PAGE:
State v. Lack

Annotate this Case

118 Utah 128 (1950)

221 P.2d 852

STATE v. LACK.

No. 7400.

Supreme Court of Utah.

Decided August 26, 1950.

Rehearing denied November 10, 1950.

*130 Newell A. Call, Salt Lake City, for appellant.

Brigham E. Roberts, Dist. Atty., Salt Lake City, Clinton D. Vernon, Atty. Gen., Allen B. Sorensen, Asst. Atty. Gen., Mark K. Boyle, Asst. Atty. Gen. for respondent.

McDONOUGH, Justice.

Defendant was indicted for embezzlement of bottles of whiskey having a value in excess of $50. He was convicted, and he appeals.

On December 13, 1945, defendant took over as agent of the State Liquor Control Commission, package agency No. 78 in Salt Lake City. This agency was conducted in connection with a pharmacy at South Temple and E Streets, of which defendant and a partner became the owners on the aforesaid date. Defendant knew of a shortage which existed under prior management, as disclosed by the written agreement executed by him, for he agreed to pay all shortages which occurred prior to that date. However, at the trial on the charge of embezzlement he denied that he was aware of the extent of those shortages which were shown to aggregate $10,888. The accumulated shortages based on the retail value of the liquor, aggregated $37,805 at the time inventory was taken in March 1948. Evidence adduced revealed that the shortages were concealed by padding the sales reports. Upon sale of liquor the customer made out a sales *131 card showing the number of bottles, code number of the liquor, price per unit, total purchase price, the liquor permit number of the customer, and his name and address. These cards were required for accounting purposes. Defendant had a number of cards called "specials" which merely showed the amount, kind and price of liquor sold, but these cards were never sent to the commission. Such "specials" were included in the record of sales only when deposits of receipts were made. Inventories were taken by a representative of the commission subsequent to the close of a report period, and reconciled back to the end of the last report period. Defendant's bookkeeper reported to the field auditor the number of sales made between the date of report and the time of inventory, and included those "specials" in the column of sales along with other sales made for which deposits had not yet been reported.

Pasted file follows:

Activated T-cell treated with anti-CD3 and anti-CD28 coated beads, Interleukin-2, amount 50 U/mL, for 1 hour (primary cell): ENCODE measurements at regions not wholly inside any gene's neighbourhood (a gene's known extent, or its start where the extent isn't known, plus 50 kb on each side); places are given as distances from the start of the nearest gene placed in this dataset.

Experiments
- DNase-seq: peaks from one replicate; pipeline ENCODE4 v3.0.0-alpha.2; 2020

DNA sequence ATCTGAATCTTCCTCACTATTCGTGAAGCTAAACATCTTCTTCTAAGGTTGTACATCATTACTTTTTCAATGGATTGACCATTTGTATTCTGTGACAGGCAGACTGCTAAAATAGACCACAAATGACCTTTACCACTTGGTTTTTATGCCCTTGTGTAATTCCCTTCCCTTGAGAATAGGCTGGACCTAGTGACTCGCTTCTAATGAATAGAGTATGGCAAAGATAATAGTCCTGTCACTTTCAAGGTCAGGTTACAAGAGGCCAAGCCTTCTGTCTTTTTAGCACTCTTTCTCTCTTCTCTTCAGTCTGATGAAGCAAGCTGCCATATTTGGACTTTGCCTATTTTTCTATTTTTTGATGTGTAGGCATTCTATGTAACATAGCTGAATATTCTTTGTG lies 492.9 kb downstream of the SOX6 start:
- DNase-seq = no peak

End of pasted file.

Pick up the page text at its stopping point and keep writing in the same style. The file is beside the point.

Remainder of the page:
Defendant made numerous sales in case lots to various clubs on which sales he collected a premium price, and divided such premium payment between himself and one or more other persons. In the accumulation of liquor for such sales, cases of the brands ordered were taken from the agency, stored in garages and hauled to the various clubs. When shortages appeared on the reports, demand for payment was made and payment of the shortages discovered on the reports was usually made promptly except during the early part of 1948 when the amounts were deducted from defendant's contract allowance for handling the agency.

In February 1948 the commission ordered an audit. The time for making such audit was postponed.

On the morning of March 2, 1948, the night watchman found a rear door to the pharmacy open, some liquor cases stacked on a stairway, and some bottles scattered on the floor of one store room. The watchman notified defendant. When he arrived he called the commission and declared "they have ruined me." When asked by the police officer *132 whom he referred to by "they," he said, "the politicians have ruined me." Lack told the police his place had been burglarized and that large quantities of liquor had been taken during the night. He suggested to the police that the liquor might have been taken to Price by persons he suspected of committing the burglary.

Upon the report of the alleged burglary in the newspapers, some persons who had passed the corner where the agency was situated, reported to the police what they had seen at the location and also the activities of the defendant during the night of the alleged burglary. Defendant reported to the police that he left the pharmacy at about 11:15 P.M. after locking up the place, and that he was the last person to leave. Two witnesses, including a cab driver, testified that defendant was observed in the pharmacy near the door turning off the burglar-alarm about 11:30 P.M., and that an automobile identified as his car was parked at the agency at that time.